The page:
The first thing is that his Swansea team tend to sit a bit deeper and tend to try to keep things tighter. That’s not to say we’re going to see 10 men behind the ball every time we go forward, but there will be a tighter shape and structure and they don’t press high up the pitch as much as they did before. They’ll still press high, but they do it in select moments rather than trying to do so for 90 minutes.

The second thing is that Swansea have started using the pace of wingers like Nathan Dyer, Wayne Routledge, and Jefferson Montero to counterattack effectively from a deeper position. In past years, you would see them still play through the center forward who would be responsible for bringing the wingers into play, but it would be a much slower build-up. This season, you’ve seen them play the ball quicker into the center forward who would bring the wingers into play and counter, which earned them a 2-0 win over Arsenal and gave Manchester City a bit of trouble.

That isn’t to say that they don’t do well in possession and build-up, but the style has evolved under Monk. What will be interesting to see is how it changes now that a key component is missing.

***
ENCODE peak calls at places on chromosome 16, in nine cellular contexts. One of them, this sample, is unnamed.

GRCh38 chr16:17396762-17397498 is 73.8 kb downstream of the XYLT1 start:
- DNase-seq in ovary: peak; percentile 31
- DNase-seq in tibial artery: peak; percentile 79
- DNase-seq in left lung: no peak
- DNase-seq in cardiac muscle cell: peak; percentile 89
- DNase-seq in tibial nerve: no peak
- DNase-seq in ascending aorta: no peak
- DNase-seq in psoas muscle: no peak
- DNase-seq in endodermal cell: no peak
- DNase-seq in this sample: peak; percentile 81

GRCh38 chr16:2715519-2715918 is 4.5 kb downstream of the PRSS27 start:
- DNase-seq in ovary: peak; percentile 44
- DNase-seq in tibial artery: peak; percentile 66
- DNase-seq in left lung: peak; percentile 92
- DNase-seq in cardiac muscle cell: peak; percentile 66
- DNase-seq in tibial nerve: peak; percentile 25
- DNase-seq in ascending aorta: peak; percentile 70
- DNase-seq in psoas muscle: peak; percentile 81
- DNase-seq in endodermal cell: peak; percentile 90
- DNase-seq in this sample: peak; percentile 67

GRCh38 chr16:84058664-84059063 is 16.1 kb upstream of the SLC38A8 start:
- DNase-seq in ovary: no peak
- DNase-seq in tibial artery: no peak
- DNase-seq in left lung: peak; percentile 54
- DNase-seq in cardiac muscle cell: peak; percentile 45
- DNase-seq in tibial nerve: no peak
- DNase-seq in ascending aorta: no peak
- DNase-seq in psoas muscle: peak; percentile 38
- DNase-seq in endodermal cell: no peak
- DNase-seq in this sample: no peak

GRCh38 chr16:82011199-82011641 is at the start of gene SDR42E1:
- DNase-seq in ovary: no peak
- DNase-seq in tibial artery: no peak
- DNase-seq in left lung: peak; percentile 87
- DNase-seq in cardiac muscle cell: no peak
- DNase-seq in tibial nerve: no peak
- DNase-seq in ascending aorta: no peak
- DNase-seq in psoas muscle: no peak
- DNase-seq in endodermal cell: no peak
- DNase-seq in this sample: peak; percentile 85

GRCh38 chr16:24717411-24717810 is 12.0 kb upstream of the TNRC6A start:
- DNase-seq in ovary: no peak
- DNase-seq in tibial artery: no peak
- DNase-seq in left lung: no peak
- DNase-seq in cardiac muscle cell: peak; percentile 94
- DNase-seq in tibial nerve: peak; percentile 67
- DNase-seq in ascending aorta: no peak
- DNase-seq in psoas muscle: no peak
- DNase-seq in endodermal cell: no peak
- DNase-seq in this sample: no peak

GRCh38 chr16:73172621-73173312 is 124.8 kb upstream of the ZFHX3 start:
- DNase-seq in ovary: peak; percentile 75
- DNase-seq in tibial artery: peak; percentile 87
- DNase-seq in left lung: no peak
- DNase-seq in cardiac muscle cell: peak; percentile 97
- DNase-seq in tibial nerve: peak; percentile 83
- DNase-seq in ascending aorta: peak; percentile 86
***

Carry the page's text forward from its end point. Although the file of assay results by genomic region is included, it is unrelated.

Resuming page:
How will Swansea adjust to the permanent loss of Wilfried Bony?

For this match, Bony was always going to be unavailable. With the African Cup of Nations starting, Bony was going to be called to national team duty with Ivory Coast and most likely would have returned in February. However, he won’t return to Swansea at all after his sale to Manchester City this past week.

Bony has become a vital cog in the machine for Swansea, as his physicality and ability on the ball became key to their counterattack. A few seasons ago, Michu played an important role because of his ability to open passing lanes for runners from the center forward, but he wasn’t a true striker and could sometimes be bullied out of the match. That’s not the case with Bony. He’s a big, strong center forward, but also has the similar ability to create passing lanes. But what he has that Michu didn’t is the ability to turn a defender, run at him, or pass it off and find space to attack. It’s not surprising then that Bony, Dyer, Routledge, and Gylfi Sigurdsson all have combined to 23 goals this season with Bony netting 9 himself. It’ll be hard to replace that, and a lot of the burden will fall to Bafetimbi Gomis.

On a side note, I will say that a lot of Chelsea fans are upset at Bony having gone to Swansea City from Vitesse and the Blues not picking up the option to match the offer. Personally, I didn’t see this level of production from Bony in the few Vitesse matches I did manage to see. I saw a big, strong striker who relied heavily on his physicality and lacked a lot of technical ability. The potential was there, but unless he developed the ability to manipulate the ball via technique, he wouldn’t be productive at the top level. Credit to Michael Laudrup and Garry Monk then for developing that side of his game, because two years ago, I wouldn’t have thought at his age that it would happen.